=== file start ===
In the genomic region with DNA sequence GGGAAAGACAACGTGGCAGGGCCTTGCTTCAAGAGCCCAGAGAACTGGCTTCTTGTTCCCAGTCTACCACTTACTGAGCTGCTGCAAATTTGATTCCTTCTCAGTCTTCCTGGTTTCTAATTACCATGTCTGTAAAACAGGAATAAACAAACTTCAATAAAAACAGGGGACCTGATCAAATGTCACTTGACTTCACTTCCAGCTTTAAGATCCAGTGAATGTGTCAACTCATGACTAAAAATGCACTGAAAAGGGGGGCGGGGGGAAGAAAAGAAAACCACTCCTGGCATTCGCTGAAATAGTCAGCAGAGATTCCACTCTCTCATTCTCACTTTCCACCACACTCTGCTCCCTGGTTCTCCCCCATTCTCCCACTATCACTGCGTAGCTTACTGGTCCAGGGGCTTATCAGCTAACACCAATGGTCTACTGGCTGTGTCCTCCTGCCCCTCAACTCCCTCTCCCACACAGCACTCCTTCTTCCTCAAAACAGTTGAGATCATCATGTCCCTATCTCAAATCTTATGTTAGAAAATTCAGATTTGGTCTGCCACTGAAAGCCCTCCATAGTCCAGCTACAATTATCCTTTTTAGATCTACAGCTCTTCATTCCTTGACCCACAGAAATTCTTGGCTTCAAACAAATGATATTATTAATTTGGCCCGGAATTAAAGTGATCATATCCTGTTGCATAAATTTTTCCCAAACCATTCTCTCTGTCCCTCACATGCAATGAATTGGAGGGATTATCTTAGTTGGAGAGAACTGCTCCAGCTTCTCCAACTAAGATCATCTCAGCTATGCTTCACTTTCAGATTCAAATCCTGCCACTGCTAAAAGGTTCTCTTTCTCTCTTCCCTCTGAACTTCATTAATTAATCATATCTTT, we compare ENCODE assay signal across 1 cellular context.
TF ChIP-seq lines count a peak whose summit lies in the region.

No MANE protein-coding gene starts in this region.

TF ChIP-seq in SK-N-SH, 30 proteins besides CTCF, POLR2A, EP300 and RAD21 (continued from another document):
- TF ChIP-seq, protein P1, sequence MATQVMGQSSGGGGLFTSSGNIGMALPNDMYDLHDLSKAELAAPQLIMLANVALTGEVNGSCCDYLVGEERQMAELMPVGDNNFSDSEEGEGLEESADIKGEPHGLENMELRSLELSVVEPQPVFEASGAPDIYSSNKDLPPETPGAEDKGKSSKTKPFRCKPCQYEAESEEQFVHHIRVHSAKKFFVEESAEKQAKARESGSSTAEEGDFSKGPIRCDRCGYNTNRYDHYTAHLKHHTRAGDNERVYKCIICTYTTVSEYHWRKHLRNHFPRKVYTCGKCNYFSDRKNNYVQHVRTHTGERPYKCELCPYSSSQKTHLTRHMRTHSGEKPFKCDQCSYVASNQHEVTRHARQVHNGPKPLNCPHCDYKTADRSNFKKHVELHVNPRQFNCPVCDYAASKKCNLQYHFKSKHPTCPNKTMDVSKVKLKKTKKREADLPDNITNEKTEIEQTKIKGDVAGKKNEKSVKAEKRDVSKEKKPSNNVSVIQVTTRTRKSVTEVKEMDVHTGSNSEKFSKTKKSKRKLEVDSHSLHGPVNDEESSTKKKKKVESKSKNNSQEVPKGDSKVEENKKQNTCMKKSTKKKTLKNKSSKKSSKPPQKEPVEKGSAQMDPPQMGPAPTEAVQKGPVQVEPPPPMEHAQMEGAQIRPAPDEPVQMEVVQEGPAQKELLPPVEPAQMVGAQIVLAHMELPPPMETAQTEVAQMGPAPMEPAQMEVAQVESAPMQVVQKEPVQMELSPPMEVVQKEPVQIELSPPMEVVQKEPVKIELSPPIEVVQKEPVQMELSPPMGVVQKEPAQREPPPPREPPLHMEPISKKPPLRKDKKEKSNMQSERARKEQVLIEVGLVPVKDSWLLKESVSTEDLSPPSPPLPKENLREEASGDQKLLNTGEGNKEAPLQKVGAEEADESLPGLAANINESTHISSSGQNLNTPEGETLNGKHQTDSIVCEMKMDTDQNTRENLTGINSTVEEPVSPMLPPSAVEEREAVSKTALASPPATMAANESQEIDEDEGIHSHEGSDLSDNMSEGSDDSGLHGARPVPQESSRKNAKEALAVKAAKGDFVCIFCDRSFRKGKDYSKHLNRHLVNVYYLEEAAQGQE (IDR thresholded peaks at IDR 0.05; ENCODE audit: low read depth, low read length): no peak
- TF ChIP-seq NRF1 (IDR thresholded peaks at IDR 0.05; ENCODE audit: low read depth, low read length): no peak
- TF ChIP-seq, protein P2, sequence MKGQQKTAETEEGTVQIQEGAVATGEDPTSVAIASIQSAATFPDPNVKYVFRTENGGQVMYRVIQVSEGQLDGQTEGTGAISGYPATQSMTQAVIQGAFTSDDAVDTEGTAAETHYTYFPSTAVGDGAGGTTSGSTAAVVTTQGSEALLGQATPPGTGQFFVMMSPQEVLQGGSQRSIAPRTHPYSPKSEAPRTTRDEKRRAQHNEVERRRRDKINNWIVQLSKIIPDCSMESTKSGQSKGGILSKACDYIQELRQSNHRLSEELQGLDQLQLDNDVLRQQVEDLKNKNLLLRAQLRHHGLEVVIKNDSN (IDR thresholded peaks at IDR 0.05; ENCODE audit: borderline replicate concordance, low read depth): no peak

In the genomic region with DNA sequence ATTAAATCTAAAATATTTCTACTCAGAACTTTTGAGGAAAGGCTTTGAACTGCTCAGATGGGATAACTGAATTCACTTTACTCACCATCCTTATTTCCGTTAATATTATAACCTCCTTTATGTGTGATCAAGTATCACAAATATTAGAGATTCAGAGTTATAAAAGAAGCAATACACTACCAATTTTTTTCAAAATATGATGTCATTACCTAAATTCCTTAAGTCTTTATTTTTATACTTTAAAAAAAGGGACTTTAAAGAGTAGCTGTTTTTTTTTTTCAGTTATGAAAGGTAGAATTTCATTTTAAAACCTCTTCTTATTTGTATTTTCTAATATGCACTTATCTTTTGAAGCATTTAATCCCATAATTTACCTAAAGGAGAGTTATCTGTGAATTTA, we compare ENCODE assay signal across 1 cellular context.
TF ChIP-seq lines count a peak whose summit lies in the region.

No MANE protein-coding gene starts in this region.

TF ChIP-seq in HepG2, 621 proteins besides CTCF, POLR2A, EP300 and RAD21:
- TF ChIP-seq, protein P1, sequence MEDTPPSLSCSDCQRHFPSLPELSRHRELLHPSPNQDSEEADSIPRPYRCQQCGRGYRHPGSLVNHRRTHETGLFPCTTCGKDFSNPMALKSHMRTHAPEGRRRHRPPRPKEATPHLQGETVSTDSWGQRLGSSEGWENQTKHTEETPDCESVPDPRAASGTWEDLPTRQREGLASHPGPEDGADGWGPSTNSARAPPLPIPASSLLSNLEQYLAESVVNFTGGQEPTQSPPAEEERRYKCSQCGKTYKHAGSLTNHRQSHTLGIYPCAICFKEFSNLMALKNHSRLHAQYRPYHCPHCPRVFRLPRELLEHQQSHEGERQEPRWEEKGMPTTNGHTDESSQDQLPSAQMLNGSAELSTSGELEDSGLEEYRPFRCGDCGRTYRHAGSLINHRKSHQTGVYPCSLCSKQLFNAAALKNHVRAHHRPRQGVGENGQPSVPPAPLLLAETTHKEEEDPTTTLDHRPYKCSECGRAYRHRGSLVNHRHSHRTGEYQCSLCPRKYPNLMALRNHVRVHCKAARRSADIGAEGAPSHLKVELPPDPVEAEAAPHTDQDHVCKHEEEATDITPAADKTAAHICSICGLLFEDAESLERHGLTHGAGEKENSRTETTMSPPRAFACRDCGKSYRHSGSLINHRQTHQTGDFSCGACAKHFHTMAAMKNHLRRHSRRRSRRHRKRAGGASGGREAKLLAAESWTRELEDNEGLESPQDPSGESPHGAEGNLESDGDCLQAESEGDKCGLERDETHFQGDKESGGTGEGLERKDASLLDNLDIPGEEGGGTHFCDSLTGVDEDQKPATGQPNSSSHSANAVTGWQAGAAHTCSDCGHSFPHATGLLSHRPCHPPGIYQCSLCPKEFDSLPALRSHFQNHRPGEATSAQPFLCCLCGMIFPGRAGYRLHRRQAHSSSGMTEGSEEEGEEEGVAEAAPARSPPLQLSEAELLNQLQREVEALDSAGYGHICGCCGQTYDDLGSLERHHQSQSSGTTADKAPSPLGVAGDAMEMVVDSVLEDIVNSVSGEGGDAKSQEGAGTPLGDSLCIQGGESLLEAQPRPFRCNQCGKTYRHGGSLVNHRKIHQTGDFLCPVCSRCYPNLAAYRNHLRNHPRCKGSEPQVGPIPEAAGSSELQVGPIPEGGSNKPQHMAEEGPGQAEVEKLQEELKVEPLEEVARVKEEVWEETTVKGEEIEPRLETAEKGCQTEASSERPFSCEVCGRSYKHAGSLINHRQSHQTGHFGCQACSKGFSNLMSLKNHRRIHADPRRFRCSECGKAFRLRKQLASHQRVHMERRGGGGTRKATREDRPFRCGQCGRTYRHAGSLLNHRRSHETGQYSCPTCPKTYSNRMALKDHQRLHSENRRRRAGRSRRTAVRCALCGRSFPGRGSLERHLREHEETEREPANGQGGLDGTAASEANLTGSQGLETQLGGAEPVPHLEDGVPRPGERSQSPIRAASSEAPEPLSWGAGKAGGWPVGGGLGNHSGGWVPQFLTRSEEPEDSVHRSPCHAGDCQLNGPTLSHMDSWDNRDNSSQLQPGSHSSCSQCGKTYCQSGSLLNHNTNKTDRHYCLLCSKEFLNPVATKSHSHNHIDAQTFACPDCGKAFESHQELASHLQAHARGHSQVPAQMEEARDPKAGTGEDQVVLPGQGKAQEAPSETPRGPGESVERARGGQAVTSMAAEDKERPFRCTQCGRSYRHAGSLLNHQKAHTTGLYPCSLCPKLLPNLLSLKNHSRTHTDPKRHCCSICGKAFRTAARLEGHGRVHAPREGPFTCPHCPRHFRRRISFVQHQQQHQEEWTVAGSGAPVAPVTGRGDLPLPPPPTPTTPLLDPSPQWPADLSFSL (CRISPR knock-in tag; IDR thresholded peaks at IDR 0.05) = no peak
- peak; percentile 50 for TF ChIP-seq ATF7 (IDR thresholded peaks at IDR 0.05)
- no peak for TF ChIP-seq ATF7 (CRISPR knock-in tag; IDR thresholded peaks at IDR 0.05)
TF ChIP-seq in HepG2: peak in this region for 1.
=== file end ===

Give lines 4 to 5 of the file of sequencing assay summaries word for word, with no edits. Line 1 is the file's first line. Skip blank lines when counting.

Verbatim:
TF ChIP-seq in SK-N-SH, 30 proteins besides CTCF, POLR2A, EP300 and RAD21 (continued from another document):
- TF ChIP-seq, protein P1, sequence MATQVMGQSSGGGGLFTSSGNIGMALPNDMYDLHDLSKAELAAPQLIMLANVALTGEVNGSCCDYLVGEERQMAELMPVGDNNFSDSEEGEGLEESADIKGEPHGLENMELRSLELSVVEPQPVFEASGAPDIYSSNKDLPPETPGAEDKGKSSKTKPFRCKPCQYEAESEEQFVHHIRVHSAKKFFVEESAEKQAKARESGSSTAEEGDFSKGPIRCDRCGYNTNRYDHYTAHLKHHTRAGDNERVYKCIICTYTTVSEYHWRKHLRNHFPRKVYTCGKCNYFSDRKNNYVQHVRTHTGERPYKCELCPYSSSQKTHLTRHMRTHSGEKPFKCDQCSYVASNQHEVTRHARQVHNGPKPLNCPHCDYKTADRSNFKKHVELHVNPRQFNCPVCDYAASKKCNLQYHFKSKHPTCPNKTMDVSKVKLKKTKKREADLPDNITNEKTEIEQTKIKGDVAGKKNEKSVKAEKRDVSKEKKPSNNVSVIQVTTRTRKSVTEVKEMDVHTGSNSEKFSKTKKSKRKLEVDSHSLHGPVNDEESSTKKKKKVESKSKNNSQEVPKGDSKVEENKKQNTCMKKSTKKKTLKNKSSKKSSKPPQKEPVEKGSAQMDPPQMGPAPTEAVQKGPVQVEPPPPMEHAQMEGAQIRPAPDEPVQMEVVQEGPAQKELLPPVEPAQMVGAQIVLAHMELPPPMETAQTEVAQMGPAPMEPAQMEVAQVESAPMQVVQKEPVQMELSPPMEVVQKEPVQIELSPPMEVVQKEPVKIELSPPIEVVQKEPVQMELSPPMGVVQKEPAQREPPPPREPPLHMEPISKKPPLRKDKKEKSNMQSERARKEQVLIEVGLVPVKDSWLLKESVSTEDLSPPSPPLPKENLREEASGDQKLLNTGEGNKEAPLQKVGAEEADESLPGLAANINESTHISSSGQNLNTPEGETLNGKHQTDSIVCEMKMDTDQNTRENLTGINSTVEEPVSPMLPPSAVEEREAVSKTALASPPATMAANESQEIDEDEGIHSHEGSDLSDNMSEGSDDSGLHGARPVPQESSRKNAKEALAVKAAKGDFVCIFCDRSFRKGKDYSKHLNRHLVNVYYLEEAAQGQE (IDR thresholded peaks at IDR 0.05; ENCODE audit: low read depth, low read length): no peak